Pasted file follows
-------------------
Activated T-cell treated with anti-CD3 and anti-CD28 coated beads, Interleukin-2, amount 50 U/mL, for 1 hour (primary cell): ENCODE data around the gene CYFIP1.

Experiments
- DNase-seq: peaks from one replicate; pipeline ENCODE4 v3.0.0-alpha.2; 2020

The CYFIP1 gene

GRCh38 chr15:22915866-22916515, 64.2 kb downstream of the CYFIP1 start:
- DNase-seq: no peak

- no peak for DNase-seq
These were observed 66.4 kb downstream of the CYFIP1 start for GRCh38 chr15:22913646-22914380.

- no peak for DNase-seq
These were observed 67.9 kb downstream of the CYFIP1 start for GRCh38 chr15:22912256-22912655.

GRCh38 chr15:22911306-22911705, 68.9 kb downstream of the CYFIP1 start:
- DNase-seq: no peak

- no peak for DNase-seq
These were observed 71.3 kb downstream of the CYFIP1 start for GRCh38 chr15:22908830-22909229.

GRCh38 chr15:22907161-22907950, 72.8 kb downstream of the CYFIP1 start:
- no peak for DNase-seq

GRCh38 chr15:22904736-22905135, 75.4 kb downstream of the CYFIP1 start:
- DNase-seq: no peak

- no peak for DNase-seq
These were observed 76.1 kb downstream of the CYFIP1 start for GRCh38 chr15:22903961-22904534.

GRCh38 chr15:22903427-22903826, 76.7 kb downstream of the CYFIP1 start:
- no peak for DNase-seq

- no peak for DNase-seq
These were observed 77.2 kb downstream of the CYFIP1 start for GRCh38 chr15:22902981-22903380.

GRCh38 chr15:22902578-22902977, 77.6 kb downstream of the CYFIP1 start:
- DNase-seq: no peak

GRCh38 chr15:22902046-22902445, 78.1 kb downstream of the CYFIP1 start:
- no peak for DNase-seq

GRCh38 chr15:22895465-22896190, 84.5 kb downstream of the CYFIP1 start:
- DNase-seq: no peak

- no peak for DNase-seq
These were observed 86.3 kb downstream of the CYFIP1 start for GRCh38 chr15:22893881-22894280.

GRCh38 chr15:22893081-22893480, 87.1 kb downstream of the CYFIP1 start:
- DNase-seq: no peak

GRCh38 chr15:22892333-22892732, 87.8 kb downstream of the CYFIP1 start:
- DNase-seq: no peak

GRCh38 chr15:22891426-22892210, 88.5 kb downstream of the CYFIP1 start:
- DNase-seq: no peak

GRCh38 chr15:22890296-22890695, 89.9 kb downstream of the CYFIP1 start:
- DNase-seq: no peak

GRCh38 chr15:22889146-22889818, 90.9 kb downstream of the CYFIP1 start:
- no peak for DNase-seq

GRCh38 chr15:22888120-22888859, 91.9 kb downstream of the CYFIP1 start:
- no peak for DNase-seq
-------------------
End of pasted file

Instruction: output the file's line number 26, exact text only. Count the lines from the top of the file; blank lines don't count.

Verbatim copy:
- DNase-seq: no peak